Do what you can to protect your son from this kind of harm. I’m not saying to baby him or make excuses for him, I’m saying to find a compassionate and supportive environment.

    Penny
    ADDitude Community Moderator, Author & Trainer on Parenting ADHD, Mom to teen w/ ADHD, LDs, and autism

  • #82386

    sundance
    Participant

    Honestly, the leaving the child alone bothers me less than the continued treatment of your son that you describe, and the leaving him alone is completely unacceptable. Why not at least put him in another room with adulte.. the office, the nurses room, another classroom?? If I were you, I would pull him out immediately, but I have the ability to be home during the day. I would homeschool the rest of the year or find another school. The effect a teacher can have on a child is significant. His self esteem is in the balance here. If you are a tuition paying family, I’d tell the headmaster (or whatever your administrater is called) in CLEAR, STRONG statements, exactly what is going on (write it all down first), and I would tell them you intend to leave the school if the teacher does not change her approach. I also think it would be good if the school would let you share some of the articles available to TEACH the teachers about ADHD and how it manifests, and how to work with kids who have it. Tell the administrator that your son has a disibility recognized under the ADA (Americans with Disabilities Act). This may ‘legitimize’ his situation, if the teacher and administration don’t think it’s valid.

    Sadly, I believe that private RELIGIOUS schools do not need to comply with ADA regulations. You may want to consider a public school or a private, non-religious one that you screen first to see if they will work with your child and accommodate him.

    My son is in a public school, and an IEP (Individualized Education Plan) is available to the kids. Is this even available in your school? I suspect not or they’d have instituted one by now to help your son, but If it is, request one immediately. You need only an official diagnosis. They MUST accommodate your child’s needs… everything from extra help, to special parameters for taking tests and homework, the ability to be in a quiet space if they need it, etc.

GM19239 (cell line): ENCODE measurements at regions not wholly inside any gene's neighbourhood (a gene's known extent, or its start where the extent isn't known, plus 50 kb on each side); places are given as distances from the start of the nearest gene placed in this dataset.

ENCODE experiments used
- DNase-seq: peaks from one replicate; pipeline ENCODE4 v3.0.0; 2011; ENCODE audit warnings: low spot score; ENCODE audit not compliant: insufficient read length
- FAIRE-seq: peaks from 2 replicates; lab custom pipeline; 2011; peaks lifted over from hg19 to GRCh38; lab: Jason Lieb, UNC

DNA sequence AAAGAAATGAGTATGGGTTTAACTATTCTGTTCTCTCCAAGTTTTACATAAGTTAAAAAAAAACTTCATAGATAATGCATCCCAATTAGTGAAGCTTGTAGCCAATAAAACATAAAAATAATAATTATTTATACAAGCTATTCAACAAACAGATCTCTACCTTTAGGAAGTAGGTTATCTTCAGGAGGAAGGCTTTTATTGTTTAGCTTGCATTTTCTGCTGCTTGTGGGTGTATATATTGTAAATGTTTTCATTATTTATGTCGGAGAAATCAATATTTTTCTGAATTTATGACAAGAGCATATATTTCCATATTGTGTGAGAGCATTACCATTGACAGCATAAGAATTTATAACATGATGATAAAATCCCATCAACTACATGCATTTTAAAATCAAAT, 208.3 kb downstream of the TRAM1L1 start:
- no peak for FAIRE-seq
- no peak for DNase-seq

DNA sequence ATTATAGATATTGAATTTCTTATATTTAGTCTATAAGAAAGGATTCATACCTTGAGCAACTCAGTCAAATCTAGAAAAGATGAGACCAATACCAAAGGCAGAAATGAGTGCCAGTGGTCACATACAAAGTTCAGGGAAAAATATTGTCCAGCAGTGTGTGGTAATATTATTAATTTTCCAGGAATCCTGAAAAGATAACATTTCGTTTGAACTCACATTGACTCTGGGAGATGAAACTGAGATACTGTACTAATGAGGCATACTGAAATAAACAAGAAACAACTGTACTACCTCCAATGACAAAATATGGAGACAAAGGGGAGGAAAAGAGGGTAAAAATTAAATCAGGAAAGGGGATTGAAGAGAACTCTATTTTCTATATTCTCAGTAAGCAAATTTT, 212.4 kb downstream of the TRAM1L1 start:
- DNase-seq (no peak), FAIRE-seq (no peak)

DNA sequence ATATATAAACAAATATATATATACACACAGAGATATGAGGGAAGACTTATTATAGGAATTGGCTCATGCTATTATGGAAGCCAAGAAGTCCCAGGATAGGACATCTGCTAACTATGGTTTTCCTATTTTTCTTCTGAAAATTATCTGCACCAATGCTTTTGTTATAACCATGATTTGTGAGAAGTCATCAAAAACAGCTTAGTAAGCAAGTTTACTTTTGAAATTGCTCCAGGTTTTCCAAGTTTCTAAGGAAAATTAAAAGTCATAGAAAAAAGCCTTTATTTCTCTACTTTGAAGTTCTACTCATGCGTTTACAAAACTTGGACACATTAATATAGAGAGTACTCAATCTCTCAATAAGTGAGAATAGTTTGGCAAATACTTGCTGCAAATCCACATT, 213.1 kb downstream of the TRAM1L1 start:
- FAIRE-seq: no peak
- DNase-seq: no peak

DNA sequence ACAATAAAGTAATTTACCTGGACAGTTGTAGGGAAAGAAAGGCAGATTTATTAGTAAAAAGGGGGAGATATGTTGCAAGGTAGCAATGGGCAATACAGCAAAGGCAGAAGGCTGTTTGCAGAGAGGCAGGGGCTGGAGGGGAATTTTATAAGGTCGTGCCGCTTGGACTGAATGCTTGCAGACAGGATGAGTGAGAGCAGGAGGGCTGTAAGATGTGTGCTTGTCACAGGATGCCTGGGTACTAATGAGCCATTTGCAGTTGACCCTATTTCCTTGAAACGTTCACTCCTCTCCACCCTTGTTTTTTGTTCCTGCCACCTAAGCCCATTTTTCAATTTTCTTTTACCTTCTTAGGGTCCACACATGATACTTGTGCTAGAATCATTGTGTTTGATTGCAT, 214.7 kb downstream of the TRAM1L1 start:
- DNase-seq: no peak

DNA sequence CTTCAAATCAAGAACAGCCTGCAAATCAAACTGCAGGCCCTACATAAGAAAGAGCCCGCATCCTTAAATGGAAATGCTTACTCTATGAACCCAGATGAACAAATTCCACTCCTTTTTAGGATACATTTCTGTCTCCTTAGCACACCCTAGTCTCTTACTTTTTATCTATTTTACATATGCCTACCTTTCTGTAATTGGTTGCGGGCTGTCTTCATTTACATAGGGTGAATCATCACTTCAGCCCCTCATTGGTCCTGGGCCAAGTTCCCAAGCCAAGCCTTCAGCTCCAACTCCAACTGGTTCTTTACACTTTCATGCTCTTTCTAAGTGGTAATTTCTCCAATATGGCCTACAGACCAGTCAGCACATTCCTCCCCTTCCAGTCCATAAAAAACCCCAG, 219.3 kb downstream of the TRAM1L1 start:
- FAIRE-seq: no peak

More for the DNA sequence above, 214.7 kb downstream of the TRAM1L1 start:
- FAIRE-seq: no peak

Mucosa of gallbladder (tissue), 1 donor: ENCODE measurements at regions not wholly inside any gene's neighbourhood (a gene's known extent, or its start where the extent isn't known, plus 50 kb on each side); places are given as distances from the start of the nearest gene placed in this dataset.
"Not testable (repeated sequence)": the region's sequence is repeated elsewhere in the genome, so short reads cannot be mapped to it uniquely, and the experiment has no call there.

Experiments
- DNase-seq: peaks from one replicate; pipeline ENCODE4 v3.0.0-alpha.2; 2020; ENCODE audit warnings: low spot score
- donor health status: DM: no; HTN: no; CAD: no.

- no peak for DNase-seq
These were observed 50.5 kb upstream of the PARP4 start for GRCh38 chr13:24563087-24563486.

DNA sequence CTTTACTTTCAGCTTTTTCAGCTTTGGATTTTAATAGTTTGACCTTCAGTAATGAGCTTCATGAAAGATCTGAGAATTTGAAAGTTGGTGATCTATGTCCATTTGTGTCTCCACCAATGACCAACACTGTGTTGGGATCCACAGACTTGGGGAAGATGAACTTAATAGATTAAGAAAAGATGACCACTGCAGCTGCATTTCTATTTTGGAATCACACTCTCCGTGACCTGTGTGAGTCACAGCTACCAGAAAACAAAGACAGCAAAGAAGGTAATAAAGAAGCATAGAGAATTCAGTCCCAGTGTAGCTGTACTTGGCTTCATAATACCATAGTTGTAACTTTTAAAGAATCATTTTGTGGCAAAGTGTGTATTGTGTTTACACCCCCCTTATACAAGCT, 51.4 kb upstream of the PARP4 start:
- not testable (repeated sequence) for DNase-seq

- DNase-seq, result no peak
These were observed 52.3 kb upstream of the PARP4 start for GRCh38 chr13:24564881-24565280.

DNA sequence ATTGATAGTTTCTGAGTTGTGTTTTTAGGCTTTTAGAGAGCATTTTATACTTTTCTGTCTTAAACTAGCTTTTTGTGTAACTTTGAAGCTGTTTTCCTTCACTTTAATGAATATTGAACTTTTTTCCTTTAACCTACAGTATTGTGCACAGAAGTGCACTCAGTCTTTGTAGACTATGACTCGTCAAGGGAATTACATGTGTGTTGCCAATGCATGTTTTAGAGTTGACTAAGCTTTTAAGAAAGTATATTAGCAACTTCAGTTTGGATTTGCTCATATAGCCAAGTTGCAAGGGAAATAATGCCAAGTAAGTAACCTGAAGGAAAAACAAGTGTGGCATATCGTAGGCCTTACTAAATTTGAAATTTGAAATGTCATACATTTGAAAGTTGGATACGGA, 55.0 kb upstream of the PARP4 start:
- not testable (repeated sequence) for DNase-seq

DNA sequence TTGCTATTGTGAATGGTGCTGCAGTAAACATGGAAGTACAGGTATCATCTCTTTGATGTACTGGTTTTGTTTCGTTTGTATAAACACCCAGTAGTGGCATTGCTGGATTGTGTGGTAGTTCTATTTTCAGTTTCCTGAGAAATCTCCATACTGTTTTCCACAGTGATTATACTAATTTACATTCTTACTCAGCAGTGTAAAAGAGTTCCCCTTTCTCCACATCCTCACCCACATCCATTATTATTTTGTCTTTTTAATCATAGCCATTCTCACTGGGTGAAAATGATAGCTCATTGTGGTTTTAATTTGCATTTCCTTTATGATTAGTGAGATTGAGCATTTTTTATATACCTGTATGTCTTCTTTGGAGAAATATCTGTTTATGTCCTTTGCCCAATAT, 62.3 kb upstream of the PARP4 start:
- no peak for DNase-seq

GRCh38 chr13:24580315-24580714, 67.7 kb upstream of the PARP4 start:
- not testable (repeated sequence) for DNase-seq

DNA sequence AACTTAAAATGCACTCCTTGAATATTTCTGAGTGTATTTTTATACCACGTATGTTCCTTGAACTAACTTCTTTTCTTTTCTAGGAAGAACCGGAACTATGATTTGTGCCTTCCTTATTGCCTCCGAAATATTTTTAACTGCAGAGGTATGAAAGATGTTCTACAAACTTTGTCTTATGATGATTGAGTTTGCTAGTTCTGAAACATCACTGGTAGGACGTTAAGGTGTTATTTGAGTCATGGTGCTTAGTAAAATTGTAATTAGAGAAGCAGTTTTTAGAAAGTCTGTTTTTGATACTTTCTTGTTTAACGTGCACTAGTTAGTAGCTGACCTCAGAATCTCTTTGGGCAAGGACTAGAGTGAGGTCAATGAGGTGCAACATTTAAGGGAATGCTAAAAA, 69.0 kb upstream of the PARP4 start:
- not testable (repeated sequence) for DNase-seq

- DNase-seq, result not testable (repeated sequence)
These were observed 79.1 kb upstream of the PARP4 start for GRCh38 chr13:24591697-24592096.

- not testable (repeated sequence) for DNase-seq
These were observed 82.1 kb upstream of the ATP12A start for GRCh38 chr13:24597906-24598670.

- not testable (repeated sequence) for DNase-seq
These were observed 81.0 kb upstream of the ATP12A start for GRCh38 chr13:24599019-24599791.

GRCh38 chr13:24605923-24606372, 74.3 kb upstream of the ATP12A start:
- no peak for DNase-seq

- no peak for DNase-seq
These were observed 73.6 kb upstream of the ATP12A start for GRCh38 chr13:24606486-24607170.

I encourage you to look for another school, honestly. It sounds to me like this one is not interested in working with your child, and this will have an impact on his belief that he can be successful, that he is smart, that he is capable. He is being humiliated and abandoned. No action on your part is too strong at this point, IMO, since you have already appealed to the school.

    I hope this helps. Stay strong, fight for your child’s rights!

  • #82501

    TreeGuy95
    Participant

    Hi,
    I came across this post while researching other things and felt I should sign up purely to respond to this.
    When I was a similar age I was at a mainstream primary school (I’m in the UK and was diagnosed with high functioning Autism and ADHD at a young age) where as a result of me being disruptive in lessons (Largely because the school didn’t have the facilities or staff trained to deal with disabilities like mine) I was shut in a storage room all day for some time. As such I feel very strongly about this and would highly recommend you research schools with a special needs unit. From what you say it sounds like your son isn’t getting the help he needs in order to grow academically and emotionally. Neither was I, and within weeks of moving to a school with a special needs unit I was rapidly making large amounts of progress.
    I feel very strongly that children (especially those like I was) shouldn’t be left alone in that environment and would suggest you take your grievances to a higher level. I’m not sure about elsewhere but in the UK I think there are laws against leaving children of this age unattended.
    Just my two cents, and I am biased because of my experiences. Things might not be as severe for your son as they were for me, but something’s not right nonetheless.
    I hope my ramblings are of some use to you!
    John.

  • #82510

    SkinOfMyTeeth
    Participant

    Three words “Duty of Care”.

    Of course laws vary by state and country. But, there is a basic standard that anyone accepts when taking care of children. A responsibility to provide the same care any reasonable person would.

    I know the school would most likely deny having left your son behind on purpose (as demonstrated by the “Where were you” line). But, even threatening them with legal action for having left your child in a room alone for an hour might bring them to their senses.

    Private school teachers are underpaid and normally have poor benefits packages. Nevertheless, that’s not an excuse to abuse a child.

    I don’t know if you can put a recording device in his backpack. But, that would be my next step. When it’s a “he said, they said” situation, a recording tells the truth.